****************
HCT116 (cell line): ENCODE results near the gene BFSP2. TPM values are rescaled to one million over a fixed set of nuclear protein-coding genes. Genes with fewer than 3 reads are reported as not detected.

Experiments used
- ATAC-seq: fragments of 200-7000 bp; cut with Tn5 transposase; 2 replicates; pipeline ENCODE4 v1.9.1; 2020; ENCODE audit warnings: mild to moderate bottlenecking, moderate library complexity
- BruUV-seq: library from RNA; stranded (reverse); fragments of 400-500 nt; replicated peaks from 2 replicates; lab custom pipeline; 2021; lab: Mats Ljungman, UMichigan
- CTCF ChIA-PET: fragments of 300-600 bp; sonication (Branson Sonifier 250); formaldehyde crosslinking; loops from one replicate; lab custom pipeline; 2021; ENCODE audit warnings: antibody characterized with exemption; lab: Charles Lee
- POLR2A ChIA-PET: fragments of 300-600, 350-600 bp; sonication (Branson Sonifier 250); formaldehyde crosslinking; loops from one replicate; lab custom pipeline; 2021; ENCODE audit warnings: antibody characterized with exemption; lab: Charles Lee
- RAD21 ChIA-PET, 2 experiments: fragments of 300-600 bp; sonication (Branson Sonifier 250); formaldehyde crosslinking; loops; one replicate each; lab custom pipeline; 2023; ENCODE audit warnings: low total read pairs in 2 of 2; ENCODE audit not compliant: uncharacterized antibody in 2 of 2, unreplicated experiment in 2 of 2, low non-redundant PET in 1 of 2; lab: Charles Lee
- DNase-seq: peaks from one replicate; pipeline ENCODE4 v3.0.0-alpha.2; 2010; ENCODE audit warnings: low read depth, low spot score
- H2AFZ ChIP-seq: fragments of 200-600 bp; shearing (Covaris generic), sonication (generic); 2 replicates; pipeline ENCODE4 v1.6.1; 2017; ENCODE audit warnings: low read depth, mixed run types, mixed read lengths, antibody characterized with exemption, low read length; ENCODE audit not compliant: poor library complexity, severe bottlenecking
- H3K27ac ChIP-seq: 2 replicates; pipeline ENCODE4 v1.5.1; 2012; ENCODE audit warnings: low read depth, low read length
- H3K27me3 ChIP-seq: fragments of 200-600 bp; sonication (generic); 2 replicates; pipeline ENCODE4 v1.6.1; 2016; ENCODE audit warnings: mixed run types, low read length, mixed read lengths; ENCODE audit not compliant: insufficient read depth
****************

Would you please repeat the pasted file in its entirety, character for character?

HCT116 (cell line): ENCODE results near the gene BFSP2. TPM values are rescaled to one million over a fixed set of nuclear protein-coding genes. Genes with fewer than 3 reads are reported as not detected.

Experiments used
- ATAC-seq: fragments of 200-7000 bp; cut with Tn5 transposase; 2 replicates; pipeline ENCODE4 v1.9.1; 2020; ENCODE audit warnings: mild to moderate bottlenecking, moderate library complexity
- BruUV-seq: library from RNA; stranded (reverse); fragments of 400-500 nt; replicated peaks from 2 replicates; lab custom pipeline; 2021; lab: Mats Ljungman, UMichigan
- CTCF ChIA-PET: fragments of 300-600 bp; sonication (Branson Sonifier 250); formaldehyde crosslinking; loops from one replicate; lab custom pipeline; 2021; ENCODE audit warnings: antibody characterized with exemption; lab: Charles Lee
- POLR2A ChIA-PET: fragments of 300-600, 350-600 bp; sonication (Branson Sonifier 250); formaldehyde crosslinking; loops from one replicate; lab custom pipeline; 2021; ENCODE audit warnings: antibody characterized with exemption; lab: Charles Lee
- RAD21 ChIA-PET, 2 experiments: fragments of 300-600 bp; sonication (Branson Sonifier 250); formaldehyde crosslinking; loops; one replicate each; lab custom pipeline; 2023; ENCODE audit warnings: low total read pairs in 2 of 2; ENCODE audit not compliant: uncharacterized antibody in 2 of 2, unreplicated experiment in 2 of 2, low non-redundant PET in 1 of 2; lab: Charles Lee
- DNase-seq: peaks from one replicate; pipeline ENCODE4 v3.0.0-alpha.2; 2010; ENCODE audit warnings: low read depth, low spot score
- H2AFZ ChIP-seq: fragments of 200-600 bp; shearing (Covaris generic), sonication (generic); 2 replicates; pipeline ENCODE4 v1.6.1; 2017; ENCODE audit warnings: low read depth, mixed run types, mixed read lengths, antibody characterized with exemption, low read length; ENCODE audit not compliant: poor library complexity, severe bottlenecking
- H3K27ac ChIP-seq: 2 replicates; pipeline ENCODE4 v1.5.1; 2012; ENCODE audit warnings: low read depth, low read length
- H3K27me3 ChIP-seq: fragments of 200-600 bp; sonication (generic); 2 replicates; pipeline ENCODE4 v1.6.1; 2016; ENCODE audit warnings: mixed run types, low read length, mixed read lengths; ENCODE audit not compliant: insufficient read depth